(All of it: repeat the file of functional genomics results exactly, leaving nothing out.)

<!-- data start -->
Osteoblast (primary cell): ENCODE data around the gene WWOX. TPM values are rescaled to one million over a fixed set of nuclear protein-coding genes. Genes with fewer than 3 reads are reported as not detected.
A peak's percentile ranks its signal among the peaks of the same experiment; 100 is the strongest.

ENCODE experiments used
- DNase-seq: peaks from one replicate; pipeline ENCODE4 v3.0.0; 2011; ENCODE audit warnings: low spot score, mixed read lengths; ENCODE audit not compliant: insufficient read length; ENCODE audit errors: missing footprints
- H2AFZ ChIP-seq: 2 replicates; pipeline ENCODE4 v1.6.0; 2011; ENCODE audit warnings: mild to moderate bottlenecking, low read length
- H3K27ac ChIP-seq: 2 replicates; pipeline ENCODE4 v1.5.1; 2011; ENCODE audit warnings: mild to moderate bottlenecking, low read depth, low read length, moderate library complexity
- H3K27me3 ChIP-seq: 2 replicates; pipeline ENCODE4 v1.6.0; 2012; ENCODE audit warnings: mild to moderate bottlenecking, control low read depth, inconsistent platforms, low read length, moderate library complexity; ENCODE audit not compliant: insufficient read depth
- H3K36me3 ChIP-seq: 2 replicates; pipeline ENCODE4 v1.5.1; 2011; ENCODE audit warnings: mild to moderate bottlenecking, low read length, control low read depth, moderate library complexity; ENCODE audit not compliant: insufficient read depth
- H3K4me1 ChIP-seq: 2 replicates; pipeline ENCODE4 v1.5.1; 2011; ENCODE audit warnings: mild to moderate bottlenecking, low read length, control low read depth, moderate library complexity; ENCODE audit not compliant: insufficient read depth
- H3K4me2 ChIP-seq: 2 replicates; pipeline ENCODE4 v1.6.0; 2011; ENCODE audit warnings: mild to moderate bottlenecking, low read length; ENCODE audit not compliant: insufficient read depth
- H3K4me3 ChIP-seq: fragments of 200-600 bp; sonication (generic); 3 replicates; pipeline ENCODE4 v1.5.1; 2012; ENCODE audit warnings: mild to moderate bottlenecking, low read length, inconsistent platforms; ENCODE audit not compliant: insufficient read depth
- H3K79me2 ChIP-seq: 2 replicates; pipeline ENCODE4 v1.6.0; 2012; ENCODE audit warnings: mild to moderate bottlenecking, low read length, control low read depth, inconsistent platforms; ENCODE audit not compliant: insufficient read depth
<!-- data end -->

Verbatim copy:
Osteoblast (primary cell): ENCODE data around the gene WWOX. TPM values are rescaled to one million over a fixed set of nuclear protein-coding genes. Genes with fewer than 3 reads are reported as not detected.
A peak's percentile ranks its signal among the peaks of the same experiment; 100 is the strongest.

ENCODE experiments used
- DNase-seq: peaks from one replicate; pipeline ENCODE4 v3.0.0; 2011; ENCODE audit warnings: low spot score, mixed read lengths; ENCODE audit not compliant: insufficient read length; ENCODE audit errors: missing footprints
- H2AFZ ChIP-seq: 2 replicates; pipeline ENCODE4 v1.6.0; 2011; ENCODE audit warnings: mild to moderate bottlenecking, low read length
- H3K27ac ChIP-seq: 2 replicates; pipeline ENCODE4 v1.5.1; 2011; ENCODE audit warnings: mild to moderate bottlenecking, low read depth, low read length, moderate library complexity
- H3K27me3 ChIP-seq: 2 replicates; pipeline ENCODE4 v1.6.0; 2012; ENCODE audit warnings: mild to moderate bottlenecking, control low read depth, inconsistent platforms, low read length, moderate library complexity; ENCODE audit not compliant: insufficient read depth
- H3K36me3 ChIP-seq: 2 replicates; pipeline ENCODE4 v1.5.1; 2011; ENCODE audit warnings: mild to moderate bottlenecking, low read length, control low read depth, moderate library complexity; ENCODE audit not compliant: insufficient read depth
- H3K4me1 ChIP-seq: 2 replicates; pipeline ENCODE4 v1.5.1; 2011; ENCODE audit warnings: mild to moderate bottlenecking, low read length, control low read depth, moderate library complexity; ENCODE audit not compliant: insufficient read depth
- H3K4me2 ChIP-seq: 2 replicates; pipeline ENCODE4 v1.6.0; 2011; ENCODE audit warnings: mild to moderate bottlenecking, low read length; ENCODE audit not compliant: insufficient read depth
- H3K4me3 ChIP-seq: fragments of 200-600 bp; sonication (generic); 3 replicates; pipeline ENCODE4 v1.5.1; 2012; ENCODE audit warnings: mild to moderate bottlenecking, low read length, inconsistent platforms; ENCODE audit not compliant: insufficient read depth
- H3K79me2 ChIP-seq: 2 replicates; pipeline ENCODE4 v1.6.0; 2012; ENCODE audit warnings: mild to moderate bottlenecking, low read length, control low read depth, inconsistent platforms; ENCODE audit not compliant: insufficient read depth